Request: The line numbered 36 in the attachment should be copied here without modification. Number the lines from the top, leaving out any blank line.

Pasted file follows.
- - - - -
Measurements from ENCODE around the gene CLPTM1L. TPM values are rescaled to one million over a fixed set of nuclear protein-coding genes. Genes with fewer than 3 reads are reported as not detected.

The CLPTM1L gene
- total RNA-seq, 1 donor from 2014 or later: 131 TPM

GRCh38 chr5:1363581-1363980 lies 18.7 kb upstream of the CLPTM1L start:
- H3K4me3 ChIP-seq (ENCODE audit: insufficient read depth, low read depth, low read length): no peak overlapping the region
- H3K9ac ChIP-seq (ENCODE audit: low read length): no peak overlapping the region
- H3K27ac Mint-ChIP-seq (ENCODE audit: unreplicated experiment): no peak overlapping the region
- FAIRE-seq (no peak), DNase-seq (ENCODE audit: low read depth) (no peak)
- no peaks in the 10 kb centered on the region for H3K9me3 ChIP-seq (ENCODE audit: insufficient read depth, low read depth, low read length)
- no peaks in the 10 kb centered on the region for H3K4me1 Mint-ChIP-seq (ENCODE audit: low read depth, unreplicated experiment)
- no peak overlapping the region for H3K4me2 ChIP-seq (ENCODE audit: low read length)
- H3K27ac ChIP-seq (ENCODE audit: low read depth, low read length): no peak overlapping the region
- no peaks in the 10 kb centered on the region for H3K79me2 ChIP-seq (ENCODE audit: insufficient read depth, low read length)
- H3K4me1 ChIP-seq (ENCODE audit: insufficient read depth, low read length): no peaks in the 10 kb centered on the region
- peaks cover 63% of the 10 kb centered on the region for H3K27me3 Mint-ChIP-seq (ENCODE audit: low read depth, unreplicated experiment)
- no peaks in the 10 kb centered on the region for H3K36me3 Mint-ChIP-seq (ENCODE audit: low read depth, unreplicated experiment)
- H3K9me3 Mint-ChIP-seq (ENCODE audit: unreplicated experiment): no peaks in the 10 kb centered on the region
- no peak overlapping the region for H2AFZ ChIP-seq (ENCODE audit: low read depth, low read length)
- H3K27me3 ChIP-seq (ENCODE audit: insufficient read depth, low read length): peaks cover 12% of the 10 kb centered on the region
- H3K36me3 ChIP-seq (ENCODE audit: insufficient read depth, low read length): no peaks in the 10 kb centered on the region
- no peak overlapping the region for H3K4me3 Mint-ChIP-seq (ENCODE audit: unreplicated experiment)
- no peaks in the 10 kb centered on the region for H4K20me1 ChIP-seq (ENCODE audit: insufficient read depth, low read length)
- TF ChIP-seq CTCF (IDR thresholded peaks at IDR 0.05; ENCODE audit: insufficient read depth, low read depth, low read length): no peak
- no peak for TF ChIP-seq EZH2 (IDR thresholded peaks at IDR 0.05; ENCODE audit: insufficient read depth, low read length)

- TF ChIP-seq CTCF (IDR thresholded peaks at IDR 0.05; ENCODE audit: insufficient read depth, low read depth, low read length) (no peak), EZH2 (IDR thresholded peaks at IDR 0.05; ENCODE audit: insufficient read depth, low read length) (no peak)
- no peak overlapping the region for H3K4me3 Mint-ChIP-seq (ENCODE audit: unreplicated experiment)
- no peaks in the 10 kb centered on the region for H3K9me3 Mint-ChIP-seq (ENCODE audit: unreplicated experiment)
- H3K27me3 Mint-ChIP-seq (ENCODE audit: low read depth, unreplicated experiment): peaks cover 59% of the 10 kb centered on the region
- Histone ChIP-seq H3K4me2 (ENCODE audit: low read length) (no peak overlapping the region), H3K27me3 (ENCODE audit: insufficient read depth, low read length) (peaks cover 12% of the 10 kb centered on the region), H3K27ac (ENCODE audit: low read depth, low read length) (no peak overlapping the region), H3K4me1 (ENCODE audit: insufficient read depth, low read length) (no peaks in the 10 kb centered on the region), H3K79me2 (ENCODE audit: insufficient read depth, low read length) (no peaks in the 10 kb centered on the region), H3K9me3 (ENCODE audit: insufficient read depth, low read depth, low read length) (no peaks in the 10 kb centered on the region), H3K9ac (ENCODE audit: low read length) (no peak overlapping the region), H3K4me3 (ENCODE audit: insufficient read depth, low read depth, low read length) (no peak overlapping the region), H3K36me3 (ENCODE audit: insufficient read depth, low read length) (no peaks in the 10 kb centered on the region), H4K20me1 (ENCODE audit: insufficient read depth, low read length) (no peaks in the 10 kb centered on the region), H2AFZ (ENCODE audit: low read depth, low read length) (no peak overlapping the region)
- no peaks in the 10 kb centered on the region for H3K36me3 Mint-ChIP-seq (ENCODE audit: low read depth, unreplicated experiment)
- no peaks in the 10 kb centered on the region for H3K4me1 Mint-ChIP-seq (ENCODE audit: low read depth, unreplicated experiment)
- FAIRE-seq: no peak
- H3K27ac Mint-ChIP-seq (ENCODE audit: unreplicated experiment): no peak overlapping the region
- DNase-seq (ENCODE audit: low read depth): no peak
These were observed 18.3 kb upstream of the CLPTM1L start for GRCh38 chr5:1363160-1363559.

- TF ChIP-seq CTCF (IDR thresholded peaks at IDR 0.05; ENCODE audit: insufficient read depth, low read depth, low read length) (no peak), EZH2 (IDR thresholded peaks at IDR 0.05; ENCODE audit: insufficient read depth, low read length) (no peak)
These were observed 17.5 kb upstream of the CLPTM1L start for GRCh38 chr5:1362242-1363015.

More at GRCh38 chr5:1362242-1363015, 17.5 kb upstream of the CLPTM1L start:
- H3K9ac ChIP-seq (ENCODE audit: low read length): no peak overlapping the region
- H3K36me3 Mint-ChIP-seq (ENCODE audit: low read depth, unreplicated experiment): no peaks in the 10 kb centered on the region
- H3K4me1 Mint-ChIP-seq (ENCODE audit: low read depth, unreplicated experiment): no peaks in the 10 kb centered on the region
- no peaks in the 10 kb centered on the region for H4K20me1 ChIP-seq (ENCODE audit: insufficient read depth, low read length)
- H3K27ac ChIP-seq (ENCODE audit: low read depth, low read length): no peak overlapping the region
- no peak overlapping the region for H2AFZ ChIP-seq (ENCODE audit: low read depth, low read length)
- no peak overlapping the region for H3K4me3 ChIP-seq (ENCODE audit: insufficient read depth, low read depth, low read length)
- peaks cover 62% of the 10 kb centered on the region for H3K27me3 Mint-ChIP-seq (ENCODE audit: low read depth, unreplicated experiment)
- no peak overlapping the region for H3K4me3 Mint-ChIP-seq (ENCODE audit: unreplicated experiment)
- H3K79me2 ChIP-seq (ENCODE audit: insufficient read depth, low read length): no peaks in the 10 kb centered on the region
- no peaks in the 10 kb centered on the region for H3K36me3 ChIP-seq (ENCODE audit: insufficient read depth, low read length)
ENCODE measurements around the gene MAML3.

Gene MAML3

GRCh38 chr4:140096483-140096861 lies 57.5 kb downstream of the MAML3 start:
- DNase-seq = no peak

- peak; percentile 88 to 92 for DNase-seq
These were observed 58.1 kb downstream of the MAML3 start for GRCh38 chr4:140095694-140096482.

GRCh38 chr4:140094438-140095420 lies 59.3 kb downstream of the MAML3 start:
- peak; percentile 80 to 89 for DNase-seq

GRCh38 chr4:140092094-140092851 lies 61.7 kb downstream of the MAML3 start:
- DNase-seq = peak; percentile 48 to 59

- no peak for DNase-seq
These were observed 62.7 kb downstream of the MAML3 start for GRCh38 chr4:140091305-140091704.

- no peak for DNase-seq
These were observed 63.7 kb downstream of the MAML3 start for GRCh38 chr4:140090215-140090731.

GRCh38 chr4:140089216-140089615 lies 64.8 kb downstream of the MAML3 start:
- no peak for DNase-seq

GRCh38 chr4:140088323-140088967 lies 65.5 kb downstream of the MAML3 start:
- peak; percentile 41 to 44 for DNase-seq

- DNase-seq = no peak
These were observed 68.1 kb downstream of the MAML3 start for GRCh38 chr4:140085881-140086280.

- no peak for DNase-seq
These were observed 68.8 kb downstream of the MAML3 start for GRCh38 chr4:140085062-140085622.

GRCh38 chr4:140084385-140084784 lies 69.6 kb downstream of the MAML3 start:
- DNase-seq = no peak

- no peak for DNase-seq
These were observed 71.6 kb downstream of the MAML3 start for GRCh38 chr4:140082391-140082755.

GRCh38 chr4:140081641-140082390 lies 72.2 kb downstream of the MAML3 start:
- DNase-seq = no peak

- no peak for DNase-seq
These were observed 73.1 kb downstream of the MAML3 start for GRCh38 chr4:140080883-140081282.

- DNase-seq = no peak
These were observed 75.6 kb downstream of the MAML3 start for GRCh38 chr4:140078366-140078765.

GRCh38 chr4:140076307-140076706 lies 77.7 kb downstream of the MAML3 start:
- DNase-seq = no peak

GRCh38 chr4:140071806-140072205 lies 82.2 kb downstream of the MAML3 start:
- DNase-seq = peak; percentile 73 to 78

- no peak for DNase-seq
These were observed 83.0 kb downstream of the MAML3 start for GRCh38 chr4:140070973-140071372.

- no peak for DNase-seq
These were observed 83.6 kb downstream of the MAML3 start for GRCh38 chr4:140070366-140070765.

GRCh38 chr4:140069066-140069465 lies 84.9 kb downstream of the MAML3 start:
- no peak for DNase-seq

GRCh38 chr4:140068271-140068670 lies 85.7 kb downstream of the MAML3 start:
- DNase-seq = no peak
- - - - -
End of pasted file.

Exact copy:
- TF ChIP-seq CTCF (IDR thresholded peaks at IDR 0.05; ENCODE audit: insufficient read depth, low read depth, low read length) (no peak), EZH2 (IDR thresholded peaks at IDR 0.05; ENCODE audit: insufficient read depth, low read length) (no peak)